Obesity occurs when you eat and drink more calories/kilojoules than you burn through exercise and normal daily activities. Your body stores these extra calories/kilojoules as fat. Obesity usually results from a combination of causes and contributing factors, including:
Genetics. Your genes may affect the amount of body fat you store and where that fat is distributed. Genetics may also play a role in how efficiently your body converts food into energy and how your body burns calories/kilojoules during exercise. Even when someone has a genetic predisposition, environmental factors ultimately make you gain more weight.
Family lifestyle. Obesity tends to run in families. That's not just because of genetics. Family members tend to have similar eating, lifestyle and activity habits. If one or both of your parents are obese, your risk of being obese is increased. Your parent’s habits become family habits.
Inactivity. If you're not very active, you don't burn as many calories/kilojoules. With a sedentary lifestyle, you can easily take in more calories/kilojoules every day than you burn off through exercise and normal daily activities.
Unhealthy diet and eating habits. A diet that's high in calories, lacking in fruits and vegetables, full of fast food, missing breakfast, and laden with high-calorie beverages and oversized portions contributes to weight gain.
Quitting smoking. Quitting smoking is often associated with weight gain. And for some, it can lead to enough weight gain that the person becomes obese. In the long run, however, quitting smoking is still a greater benefit to your health than continuing to smoke.
Pregnancy. During pregnancy, a woman's weight necessarily increases. Some women find this weight difficult to lose after the baby is born. This weight gain may contribute to the development of obesity in women.
Lack of sleep. Not getting enough sleep or getting too much sleep at night can cause changes in hormones that increase your appetite. You may also crave foods high in calories and carbohydrates, which can contribute to weight gain.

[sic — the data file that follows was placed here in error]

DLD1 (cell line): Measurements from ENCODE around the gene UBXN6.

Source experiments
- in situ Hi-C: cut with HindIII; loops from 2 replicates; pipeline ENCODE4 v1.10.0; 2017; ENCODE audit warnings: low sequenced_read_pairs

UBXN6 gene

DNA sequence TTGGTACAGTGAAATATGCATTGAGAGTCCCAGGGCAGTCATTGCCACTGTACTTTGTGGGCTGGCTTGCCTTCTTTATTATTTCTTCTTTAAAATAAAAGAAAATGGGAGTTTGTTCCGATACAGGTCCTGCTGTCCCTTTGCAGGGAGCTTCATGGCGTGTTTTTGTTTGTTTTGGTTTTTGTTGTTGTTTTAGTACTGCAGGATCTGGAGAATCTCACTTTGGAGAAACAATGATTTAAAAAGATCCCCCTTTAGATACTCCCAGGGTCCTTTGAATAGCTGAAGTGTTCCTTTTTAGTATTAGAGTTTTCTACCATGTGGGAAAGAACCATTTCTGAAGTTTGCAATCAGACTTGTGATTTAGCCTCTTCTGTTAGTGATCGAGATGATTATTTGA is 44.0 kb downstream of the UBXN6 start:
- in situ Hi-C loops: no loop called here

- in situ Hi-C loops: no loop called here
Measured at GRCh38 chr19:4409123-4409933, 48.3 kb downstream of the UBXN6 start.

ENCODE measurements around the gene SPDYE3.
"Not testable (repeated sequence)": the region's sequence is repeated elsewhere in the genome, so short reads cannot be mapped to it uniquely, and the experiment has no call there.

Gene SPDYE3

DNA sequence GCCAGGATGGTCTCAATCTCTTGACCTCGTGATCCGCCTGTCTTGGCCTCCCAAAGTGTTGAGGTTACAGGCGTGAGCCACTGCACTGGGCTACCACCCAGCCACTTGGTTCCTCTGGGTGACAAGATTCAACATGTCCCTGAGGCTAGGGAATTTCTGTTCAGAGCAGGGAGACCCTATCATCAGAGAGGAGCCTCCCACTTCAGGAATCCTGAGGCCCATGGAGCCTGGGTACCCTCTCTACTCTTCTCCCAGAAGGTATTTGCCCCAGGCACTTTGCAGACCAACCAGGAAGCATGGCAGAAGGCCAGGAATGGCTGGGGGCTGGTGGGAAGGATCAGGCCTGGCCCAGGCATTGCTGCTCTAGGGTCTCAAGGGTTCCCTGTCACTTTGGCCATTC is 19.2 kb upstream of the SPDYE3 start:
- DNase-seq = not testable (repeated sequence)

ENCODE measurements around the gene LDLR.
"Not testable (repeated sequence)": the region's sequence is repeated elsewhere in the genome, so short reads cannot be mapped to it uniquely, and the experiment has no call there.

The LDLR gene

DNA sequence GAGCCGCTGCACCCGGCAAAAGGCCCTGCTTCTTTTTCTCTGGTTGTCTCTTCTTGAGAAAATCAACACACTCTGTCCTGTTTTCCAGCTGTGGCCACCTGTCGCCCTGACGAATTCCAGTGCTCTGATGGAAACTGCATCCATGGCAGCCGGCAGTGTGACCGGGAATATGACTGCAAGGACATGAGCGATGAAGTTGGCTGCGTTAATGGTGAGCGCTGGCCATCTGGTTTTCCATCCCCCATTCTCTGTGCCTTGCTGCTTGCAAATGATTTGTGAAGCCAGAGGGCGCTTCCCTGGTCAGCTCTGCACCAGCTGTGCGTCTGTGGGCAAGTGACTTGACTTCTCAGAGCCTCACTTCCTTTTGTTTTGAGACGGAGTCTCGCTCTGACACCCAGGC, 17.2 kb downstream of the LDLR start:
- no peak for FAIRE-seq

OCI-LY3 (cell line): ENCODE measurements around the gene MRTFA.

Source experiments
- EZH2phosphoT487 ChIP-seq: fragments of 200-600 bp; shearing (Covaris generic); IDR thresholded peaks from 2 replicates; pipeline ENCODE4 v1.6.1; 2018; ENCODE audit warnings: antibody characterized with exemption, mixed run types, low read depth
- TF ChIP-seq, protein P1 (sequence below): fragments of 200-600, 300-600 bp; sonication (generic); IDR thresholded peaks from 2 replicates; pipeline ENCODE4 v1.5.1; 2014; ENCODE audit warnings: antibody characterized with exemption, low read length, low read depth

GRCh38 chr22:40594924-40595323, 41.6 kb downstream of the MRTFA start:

Certain medications. Some medications can lead to weight gain if you don't compensate through diet or activity. These medications include some antidepressants, anti-seizure medications, diabetes medications, antipsychotic medications, steroids and beta blockers.
Age. Obesity can occur at any age, even in young children. But as you age, hormonal changes and a less active lifestyle increase your risk of obesity. In addition, the amount of muscle in your body tends to decrease with age. This lower muscle mass leads to a decrease in metabolism. These changes also reduce calorie/kilojoule needs and can make it harder to keep off excess weight. If you don't control what you eat and consciously become more physically active as you age, you'll likely gain weight.
Social and economic issues. Certain social and economic issues may be linked to obesity. You may not have safe areas to exercise, you may not have been taught healthy ways of cooking or you may not have money to buy healthier foods. In addition, the people you spend time with may influence your weight — you're more likely to become obese if you have obese friends or relatives.
Medical problems. Obesity can rarely be traced to a medical cause, such as Prader-Willi syndrome, Cushing's syndrome, and other diseases and conditions. Some medical problems, such as arthritis, can lead to decreased activity, which may result in weight gain.
Even if you have one or more of these risk factors, it doesn't mean that you're destined to become obese. You can counteract most risk factors through diet, physical activity and exercise, and behavior changes.
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